GDPR Fines — What Do You Get Out of It?
GDPR Fines — What Do You Get Out of It?
The General Data Protection Regulation has come to effect in May of 2018. With just over half a year in practice, how many fines were applied, and how did you benefit from them?
If it is your data that was hacked why are you not seeing any of the money from the fines in your wallet?
1. Major Data Breaches and Fines
The Information Commissioner Office (ICO) of the United Kingdom has issued as of December 2018, 97 monetary penalties for data breaches.
There are some quite famous names among these 97 fines: Facebook, Heathrow Airport, Equifax, British Telecom, Yahoo, Royal Mail, Flybe, Honda, eBay and many many more that you can check here.
The Facebook — Cambridge Analytica scandal saw the personal sensitive data of 87 million Facebook users improperly shared with a political consultancy agency. The fine? £500.000. Just in comparison, Facebook’s last year revenue was: $40.65 Billion
What a slap on the wrist for a blue chip company with an impressive revenue. What a slap on the wrist for the most infamous data leak of the century (so far).
This is in the UK only, however, if found it breached the GDPR, Facebook could face a $1.6 Billion fine in the EU. However, this value still represents less than 4% of Facebook’s Yearly Revenue.
Every country has its own Information Commissioner Office (ICO) that is tasked with investigating and fine companies responsible for breaching data protection regulations (GDPR in Europe). The amount of the fine is indexed to the company’s previous year revenue, however, does this really motivate companies to adopt good practices to keep your data safe and protected? Well… experience and history tell us NO! Facebook keeps getting involved in data leaks scandals, other big companies followed: Google, Yahoo, eBay, Quora… and many many more!
The problem is that fines are not a preventive measure, they are a punishment. As the Social Exchange Theory posits: you consider the possible benefits and risks of an action. If you perceive higher benefits than risks, you will perform the given action. It is like saying to a teenager: “If you smoke I will spank you”. The teenager will still be attracted to smoking, the ‘price’ to pay is not that big. However, if you tell the teenager: “If you smoke, you are gonna die earlier than your friends”. Perhaps he will not smoke.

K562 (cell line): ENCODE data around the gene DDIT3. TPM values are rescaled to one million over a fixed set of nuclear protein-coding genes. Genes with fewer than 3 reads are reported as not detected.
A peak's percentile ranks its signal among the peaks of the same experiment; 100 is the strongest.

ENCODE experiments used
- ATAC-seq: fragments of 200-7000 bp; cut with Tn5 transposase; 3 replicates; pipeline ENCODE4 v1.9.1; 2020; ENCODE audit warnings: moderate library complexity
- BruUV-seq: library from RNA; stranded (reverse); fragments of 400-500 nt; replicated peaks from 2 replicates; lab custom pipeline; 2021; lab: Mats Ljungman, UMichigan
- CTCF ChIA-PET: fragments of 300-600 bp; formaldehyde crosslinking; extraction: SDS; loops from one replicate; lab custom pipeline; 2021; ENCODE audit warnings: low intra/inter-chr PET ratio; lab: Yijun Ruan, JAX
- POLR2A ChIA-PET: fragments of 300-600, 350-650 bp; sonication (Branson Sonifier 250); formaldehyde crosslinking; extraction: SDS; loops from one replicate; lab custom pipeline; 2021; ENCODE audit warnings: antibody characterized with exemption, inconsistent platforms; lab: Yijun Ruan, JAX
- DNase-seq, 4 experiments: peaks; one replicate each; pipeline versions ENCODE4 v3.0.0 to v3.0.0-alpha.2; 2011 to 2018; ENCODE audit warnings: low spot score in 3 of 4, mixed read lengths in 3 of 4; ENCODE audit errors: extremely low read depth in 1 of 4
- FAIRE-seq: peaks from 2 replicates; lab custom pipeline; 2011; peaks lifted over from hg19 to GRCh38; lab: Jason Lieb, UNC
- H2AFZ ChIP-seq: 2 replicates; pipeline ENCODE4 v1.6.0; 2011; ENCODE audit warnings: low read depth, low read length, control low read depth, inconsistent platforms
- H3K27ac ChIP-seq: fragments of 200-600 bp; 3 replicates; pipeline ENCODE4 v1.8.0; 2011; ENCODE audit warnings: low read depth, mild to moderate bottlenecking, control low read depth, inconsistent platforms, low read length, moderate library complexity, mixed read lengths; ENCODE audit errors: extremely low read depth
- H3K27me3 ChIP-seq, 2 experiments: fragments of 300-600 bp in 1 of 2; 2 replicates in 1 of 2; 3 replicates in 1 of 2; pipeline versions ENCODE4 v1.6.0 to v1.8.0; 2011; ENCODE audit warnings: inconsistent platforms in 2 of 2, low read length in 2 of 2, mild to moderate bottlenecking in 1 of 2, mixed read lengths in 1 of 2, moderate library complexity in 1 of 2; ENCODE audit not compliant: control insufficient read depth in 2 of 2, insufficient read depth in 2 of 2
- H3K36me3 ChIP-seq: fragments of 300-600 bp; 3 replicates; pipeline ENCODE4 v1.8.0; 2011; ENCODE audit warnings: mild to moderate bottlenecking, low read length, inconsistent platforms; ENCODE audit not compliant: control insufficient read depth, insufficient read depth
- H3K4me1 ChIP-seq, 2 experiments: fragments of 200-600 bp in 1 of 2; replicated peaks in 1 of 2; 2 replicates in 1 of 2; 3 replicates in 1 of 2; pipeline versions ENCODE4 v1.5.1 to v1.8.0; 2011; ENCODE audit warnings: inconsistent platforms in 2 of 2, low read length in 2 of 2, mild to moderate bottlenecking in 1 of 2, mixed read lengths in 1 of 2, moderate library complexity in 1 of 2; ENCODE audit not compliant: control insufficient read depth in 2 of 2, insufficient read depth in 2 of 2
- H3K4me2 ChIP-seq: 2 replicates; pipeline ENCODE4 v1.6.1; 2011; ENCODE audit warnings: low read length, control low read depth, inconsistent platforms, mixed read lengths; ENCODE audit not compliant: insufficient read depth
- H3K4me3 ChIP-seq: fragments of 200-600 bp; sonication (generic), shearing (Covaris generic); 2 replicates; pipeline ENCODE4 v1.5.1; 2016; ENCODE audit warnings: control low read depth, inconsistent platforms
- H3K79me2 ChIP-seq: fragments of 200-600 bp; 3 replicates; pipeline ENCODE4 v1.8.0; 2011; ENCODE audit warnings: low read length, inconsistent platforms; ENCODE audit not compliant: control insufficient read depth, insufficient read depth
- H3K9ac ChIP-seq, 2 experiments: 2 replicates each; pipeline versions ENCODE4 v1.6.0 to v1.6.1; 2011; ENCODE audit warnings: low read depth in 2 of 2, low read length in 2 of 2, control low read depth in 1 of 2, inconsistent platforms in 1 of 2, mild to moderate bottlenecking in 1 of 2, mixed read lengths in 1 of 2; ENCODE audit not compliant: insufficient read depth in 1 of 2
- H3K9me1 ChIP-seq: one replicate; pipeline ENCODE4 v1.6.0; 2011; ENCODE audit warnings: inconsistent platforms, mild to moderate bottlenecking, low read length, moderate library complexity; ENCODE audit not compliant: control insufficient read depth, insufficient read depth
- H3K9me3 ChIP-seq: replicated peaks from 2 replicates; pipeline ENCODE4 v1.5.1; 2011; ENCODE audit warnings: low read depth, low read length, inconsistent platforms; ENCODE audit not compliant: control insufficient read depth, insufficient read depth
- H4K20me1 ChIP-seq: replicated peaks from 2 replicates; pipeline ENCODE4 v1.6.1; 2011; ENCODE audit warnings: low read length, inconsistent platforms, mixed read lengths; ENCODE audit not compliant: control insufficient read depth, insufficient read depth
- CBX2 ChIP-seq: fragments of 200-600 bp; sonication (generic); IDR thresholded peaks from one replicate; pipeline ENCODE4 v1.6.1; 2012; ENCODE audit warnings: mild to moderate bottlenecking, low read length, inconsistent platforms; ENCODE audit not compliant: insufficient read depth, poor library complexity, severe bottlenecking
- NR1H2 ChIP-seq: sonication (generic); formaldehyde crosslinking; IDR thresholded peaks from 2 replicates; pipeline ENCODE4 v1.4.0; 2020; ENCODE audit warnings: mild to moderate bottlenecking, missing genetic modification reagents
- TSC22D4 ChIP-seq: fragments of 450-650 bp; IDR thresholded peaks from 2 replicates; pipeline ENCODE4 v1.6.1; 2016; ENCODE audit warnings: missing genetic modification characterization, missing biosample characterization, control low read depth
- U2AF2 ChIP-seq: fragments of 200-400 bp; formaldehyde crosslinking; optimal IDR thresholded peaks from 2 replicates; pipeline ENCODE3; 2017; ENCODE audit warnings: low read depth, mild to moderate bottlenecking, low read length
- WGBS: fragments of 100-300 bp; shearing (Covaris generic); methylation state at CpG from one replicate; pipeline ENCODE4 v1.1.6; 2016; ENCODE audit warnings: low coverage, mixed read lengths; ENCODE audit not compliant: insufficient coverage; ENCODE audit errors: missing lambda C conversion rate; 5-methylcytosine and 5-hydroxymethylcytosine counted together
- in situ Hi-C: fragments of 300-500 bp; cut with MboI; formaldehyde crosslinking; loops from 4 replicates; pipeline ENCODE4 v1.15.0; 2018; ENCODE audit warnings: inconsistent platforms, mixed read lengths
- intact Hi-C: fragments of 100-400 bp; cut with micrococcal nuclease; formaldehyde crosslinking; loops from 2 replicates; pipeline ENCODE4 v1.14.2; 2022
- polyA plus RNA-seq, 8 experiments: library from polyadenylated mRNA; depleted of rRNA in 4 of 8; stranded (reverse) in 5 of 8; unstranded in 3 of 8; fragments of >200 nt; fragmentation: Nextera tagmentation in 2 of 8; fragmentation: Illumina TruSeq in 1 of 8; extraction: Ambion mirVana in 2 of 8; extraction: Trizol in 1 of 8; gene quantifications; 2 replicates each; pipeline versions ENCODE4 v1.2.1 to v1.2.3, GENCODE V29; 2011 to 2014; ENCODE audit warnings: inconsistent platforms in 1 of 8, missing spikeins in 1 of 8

I understand that this is not that accurate of a comparison. However, it serves to say that, in order for companies to shift their (lack) of data practices, they need preemptive (or preventive) motivation measures.
The problem is that YOU (users in general) do not fully understand the value of the data you generate. I am not saying you don’t understand the value of your name, e-mail, credit card info, NSFW browsing history, and other data. What I am saying is that you, perhaps, underestimate the type of insights about you, your family, and your daily life, a company can derive from what appears to be fragmented and trivial data (e.g. GPS data).
2. Where Does The Money From The Fines go?
Now let’s (hope) imagine Facebook gets a $1.6 Billion fine from the EU. Facebook claims that only 10% of the 87 million affected users were from the EU.
Time for quick math:
Users Affected: 10% of 87million = 8.7 Million
Fine: $1.6 Billion
So…. $1.6 Billion / 8.7 Million users = $184 each
That is how much you could receive.
It is your data leaked. It is your data used without your consent. Should you get money from leaks? YES! Do you? NO!
So where does the money go? It generally does not go to the Information Commissioner Office as this could be seen as a conflict of interest (They would be extra motivated to fine left and right if this was the case).
The answer is: It varies by jurisdiction. However, it mainly ends up with the treasury department of the country issuing the fine.
What do you get from it? Absolutely nothing!
Perhaps, it is time to start thinking about our personal data as a commodity. As a thing that we produce that belongs to us. If companies want to use it and leverage it, they would have to pay for it.
What do you think? Does privacy matter to you? What steps do you take to ensure your data is safely protected for third-party access?
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